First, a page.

DNS Zone Delegation
Zone Delegation in DNS
DNS provides the option of dividing up the namespace into one or more zones, which can then be stored, distributed, and replicated to other DNS servers. To delegate a zone is to create a new zone for a subdomain within a DNS namespace and give up authority of that new zone. For example, a company owning the domain google.com can delegate subdomains such as mail.google.com and uk.google.com to its various regional offices.
When to Delegate Zones
DNS delegations are automatically used to separate parent and child AD DS domains in a single forest. For example, if your organization originally includes a single AD DS domain google.com and then creates a child AD DS domain named mail.google.com the DNS namespace of the new child AD DS domain will automatically be configured as a new DNS zone and delegated subdomain of the parent zone. The authoritative DNS data for all computers in the child domain will be stored on DNS servers in that new AD DS domain.
When delegating zones within your namespace, be aware that for each new zone you create, you will need delegation records in other zones that point to the authoritative DNS servers for the new zone. This is necessary both to transfer authority and to provide correct referral to other DNS servers and clients of the new servers being made authoritative for the new zone.
How Delegations Work
For a delegation to be implemented, the parent zone must contain an NS record and an associated A record ( glue record) pointing to each authoritative server of the delegated domain.
I have created a Namespace with google.com as parent and child with the name mail.google.com.
In the figure, a local DNS server named DNS1.google.com is authoritative for the domain google.com and has a configured delegation for the subdomain mail.google.com. If a client queries this local DNS server for the FQDN say "web.mail.google.com", the server consults the locally stored NS and A records that are configured for the delegation to determine that the authoritative name server for the mail.google.com domain is DNS1.mail.google.com, and that this server's IP address is 172.x.x.x. The local DNS server then queries DNS1.mail.google.com for the name web.mail.google.com. After the remote DNS server receives the query, it consults its locally stored database and responds to the querying DNS server with the IP address of the host web.mail.google.com, which is 172.y.y.y. The local DNS server then responds to the original querying client with the information requested.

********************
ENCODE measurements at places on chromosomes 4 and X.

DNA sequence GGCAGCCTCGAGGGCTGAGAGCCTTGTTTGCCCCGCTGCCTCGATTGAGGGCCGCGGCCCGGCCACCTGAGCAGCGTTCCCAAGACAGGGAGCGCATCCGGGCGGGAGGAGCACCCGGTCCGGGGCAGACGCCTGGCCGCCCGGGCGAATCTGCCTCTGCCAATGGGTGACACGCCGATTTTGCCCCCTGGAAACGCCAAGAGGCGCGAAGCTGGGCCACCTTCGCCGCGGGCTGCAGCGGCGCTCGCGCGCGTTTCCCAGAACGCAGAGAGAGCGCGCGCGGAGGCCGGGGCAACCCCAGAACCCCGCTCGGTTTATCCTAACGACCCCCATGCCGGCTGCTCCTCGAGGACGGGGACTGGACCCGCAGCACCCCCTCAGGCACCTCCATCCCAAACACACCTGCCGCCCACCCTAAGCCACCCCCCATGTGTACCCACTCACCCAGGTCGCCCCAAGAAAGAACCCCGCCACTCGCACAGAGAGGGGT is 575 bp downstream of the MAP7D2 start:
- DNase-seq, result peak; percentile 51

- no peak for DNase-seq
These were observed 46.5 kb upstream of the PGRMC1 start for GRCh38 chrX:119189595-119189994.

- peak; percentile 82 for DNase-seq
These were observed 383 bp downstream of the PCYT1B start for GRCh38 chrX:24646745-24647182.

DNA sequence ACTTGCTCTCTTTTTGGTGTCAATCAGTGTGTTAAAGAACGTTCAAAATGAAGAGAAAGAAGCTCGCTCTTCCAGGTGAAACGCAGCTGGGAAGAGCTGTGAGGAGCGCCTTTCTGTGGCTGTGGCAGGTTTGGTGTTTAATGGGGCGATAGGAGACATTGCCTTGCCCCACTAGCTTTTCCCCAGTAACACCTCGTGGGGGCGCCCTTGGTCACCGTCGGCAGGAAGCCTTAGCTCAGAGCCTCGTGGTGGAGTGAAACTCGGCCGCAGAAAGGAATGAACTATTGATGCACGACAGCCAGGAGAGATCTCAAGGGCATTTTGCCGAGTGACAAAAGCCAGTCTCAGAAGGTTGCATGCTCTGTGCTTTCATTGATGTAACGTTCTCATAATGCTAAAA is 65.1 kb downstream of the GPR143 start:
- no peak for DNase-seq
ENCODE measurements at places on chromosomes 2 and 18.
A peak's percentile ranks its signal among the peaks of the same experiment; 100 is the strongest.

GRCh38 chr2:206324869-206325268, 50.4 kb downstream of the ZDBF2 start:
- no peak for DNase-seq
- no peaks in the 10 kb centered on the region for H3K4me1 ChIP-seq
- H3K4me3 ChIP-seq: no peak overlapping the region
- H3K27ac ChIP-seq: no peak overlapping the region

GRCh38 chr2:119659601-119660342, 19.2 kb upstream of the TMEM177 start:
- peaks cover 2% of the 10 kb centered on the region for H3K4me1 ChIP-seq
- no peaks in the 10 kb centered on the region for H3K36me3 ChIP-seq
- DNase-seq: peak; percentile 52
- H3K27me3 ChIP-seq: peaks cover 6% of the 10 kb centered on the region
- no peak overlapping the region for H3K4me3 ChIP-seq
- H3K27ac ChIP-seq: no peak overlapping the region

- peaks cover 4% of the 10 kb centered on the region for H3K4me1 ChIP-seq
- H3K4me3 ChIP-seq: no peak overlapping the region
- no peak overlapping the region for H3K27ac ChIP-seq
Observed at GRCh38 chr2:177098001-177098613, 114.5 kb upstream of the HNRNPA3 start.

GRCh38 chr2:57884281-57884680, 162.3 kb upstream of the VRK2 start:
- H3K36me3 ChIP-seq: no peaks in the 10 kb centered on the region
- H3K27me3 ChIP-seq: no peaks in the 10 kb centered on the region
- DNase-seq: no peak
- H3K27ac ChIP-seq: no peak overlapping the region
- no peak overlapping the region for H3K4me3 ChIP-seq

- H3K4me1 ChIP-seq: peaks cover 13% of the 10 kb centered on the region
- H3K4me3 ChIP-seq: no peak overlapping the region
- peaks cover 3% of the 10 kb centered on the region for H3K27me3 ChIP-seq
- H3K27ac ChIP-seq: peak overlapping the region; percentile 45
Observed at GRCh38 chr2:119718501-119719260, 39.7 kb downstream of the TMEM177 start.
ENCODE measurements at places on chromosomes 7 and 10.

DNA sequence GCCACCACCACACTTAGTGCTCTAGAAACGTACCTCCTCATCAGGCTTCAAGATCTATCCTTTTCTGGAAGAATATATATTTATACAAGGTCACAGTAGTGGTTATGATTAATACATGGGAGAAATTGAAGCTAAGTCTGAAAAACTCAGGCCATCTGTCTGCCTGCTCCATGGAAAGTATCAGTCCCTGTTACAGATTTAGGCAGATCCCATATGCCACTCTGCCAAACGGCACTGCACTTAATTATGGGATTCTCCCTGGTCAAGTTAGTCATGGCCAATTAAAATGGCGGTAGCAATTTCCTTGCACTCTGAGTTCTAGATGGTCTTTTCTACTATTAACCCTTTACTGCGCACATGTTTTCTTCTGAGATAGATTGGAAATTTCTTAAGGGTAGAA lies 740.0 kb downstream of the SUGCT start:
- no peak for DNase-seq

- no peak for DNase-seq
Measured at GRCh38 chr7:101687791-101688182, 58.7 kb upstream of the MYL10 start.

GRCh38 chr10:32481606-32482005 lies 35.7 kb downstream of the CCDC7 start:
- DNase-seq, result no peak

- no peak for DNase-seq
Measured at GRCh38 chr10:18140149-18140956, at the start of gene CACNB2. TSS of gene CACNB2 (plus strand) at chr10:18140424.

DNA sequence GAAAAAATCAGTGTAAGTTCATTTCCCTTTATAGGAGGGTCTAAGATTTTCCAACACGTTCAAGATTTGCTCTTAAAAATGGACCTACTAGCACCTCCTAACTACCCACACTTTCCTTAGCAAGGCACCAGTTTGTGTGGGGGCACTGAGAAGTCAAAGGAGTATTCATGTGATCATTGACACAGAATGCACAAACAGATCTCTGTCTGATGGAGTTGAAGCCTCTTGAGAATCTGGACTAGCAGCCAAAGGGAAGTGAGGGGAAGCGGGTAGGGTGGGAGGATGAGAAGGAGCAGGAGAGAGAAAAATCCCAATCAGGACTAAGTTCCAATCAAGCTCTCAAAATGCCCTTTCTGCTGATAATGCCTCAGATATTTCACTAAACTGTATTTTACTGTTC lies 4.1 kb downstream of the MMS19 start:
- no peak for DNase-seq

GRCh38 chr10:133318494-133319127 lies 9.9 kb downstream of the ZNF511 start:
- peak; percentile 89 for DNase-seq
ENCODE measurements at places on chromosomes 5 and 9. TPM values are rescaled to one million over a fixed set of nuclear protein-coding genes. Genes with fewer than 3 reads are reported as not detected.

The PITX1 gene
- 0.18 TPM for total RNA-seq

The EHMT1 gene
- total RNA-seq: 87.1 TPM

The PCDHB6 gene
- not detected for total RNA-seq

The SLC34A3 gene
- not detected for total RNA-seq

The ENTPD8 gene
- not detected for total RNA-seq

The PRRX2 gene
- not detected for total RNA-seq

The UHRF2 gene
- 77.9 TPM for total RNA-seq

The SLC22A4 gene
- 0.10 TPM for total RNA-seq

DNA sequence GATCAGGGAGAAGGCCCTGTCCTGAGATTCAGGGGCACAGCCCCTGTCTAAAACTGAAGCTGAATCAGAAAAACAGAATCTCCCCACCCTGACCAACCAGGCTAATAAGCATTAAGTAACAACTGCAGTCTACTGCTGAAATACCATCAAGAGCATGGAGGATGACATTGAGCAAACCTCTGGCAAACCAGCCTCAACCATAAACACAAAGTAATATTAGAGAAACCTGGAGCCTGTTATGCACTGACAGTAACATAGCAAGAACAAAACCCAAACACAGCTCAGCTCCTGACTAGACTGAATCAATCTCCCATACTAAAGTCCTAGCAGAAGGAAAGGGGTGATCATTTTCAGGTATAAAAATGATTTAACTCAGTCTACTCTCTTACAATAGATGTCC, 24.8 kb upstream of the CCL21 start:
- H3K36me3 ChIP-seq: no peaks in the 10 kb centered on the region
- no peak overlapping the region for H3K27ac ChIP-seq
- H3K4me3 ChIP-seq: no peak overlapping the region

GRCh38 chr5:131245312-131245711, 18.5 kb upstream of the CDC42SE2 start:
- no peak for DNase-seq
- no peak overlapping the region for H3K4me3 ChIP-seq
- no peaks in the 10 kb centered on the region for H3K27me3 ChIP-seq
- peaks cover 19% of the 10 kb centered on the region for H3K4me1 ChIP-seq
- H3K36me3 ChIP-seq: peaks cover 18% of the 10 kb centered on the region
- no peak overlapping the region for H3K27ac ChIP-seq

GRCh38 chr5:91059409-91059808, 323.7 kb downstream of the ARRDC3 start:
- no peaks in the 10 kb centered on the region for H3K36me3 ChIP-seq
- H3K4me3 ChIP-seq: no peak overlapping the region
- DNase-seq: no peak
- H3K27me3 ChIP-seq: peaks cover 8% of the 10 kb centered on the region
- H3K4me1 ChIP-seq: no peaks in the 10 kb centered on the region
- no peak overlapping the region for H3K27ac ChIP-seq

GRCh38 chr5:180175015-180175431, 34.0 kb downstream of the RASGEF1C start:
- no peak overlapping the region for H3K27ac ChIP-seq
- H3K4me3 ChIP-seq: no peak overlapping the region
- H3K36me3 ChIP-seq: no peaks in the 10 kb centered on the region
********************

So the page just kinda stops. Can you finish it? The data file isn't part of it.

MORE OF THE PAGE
NOTE:- If you will open the DNS console then there will be only one RR i.e. NS record that will point to authoritative server for that zone.
Now the question is why I mentioned that there will two RR i.e. NS and A RR. The second RR for A is also there but it is hidden and you can check in the parent zone file that you have created on the server. Below screenshot will give you clearer picture on this.
These resource records include the following:
A name server (NS) resource record:-. This resource record dns2.mail.google.com. is an authoritative server for the delegated subdomain.
A host (A or AAAA) resource record:- It is also known as a glue record is necessary to resolve the name of the server that is specified in the NS resource record to its IP address.
Creating a Zone Delegation
To create a zone delegation, the domain to be delegated must already be created on a server that is authoritative for the DNS subdomain. Then, you can configure the New Delegation Wizard on the server hosting the parent zone by right-clicking the parent zone folder in the DNS console and selecting New Delegation.